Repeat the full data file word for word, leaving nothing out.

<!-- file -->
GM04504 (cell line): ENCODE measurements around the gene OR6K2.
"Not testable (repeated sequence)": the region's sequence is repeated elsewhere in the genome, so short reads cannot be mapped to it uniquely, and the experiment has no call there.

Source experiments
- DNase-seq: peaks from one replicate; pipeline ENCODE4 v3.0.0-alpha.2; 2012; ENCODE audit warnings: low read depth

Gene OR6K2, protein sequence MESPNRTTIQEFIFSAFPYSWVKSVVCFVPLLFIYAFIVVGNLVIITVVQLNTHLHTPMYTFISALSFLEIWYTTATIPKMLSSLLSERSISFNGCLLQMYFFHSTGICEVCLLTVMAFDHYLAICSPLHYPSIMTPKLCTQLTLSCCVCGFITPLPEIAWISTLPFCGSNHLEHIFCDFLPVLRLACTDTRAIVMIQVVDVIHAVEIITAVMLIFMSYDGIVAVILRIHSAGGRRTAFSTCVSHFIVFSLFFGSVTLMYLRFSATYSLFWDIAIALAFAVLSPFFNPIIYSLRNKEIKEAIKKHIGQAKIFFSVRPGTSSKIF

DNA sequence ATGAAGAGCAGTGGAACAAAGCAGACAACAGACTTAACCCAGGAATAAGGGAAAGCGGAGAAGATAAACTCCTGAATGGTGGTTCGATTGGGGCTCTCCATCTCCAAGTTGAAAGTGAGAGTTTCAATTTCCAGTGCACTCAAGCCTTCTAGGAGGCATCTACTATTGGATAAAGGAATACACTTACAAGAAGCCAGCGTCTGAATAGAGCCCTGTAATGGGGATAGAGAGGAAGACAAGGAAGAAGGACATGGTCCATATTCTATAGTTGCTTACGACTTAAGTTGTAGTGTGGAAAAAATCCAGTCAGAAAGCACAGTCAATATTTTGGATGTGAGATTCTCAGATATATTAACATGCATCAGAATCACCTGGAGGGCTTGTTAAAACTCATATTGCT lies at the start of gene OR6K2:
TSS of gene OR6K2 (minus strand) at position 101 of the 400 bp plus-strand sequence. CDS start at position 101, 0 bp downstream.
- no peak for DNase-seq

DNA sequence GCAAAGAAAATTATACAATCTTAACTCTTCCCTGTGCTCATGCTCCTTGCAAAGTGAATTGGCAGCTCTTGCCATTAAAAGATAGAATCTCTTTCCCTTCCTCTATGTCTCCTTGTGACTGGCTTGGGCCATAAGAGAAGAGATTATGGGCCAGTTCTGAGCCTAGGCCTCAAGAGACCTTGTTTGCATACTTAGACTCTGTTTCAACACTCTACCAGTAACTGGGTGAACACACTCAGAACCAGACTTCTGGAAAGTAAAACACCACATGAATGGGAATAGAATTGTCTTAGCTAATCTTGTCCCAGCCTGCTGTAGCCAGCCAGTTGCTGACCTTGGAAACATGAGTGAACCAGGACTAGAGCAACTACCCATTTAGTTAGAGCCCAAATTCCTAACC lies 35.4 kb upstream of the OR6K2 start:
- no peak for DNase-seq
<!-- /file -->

GM04504 (cell line): ENCODE measurements around the gene OR6K2.
"Not testable (repeated sequence)": the region's sequence is repeated elsewhere in the genome, so short reads cannot be mapped to it uniquely, and the experiment has no call there.

Source experiments
- DNase-seq: peaks from one replicate; pipeline ENCODE4 v3.0.0-alpha.2; 2012; ENCODE audit warnings: low read depth

Gene OR6K2, protein sequence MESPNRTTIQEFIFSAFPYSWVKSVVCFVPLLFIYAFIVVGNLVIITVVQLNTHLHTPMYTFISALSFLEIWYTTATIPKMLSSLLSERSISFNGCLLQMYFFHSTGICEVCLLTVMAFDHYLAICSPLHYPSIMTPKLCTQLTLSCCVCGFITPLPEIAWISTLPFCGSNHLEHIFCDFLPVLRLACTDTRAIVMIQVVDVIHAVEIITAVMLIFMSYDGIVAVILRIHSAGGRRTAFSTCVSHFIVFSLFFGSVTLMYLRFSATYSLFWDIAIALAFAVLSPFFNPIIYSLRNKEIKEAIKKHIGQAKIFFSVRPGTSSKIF

DNA sequence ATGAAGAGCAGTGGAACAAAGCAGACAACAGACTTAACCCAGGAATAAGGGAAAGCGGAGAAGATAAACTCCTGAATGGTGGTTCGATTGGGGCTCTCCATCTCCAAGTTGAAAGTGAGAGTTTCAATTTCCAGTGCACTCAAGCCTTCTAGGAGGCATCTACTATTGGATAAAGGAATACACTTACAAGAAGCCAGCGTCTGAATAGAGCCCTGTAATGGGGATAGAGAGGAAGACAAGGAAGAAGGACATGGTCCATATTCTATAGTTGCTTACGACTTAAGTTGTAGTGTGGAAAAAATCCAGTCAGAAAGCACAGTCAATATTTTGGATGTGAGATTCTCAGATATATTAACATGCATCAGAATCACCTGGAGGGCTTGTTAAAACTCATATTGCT lies at the start of gene OR6K2:
TSS of gene OR6K2 (minus strand) at position 101 of the 400 bp plus-strand sequence. CDS start at position 101, 0 bp downstream.
- no peak for DNase-seq

DNA sequence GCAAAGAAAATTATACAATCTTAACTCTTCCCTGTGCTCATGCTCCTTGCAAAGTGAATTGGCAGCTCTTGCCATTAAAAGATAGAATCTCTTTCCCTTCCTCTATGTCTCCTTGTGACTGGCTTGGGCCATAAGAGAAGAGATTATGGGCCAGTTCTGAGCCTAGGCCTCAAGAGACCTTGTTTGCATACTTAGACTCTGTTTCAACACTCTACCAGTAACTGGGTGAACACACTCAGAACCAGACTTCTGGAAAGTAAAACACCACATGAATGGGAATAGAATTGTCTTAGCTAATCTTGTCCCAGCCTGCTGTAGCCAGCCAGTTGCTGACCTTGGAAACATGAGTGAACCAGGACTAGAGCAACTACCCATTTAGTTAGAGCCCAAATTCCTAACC lies 35.4 kb upstream of the OR6K2 start:
- no peak for DNase-seq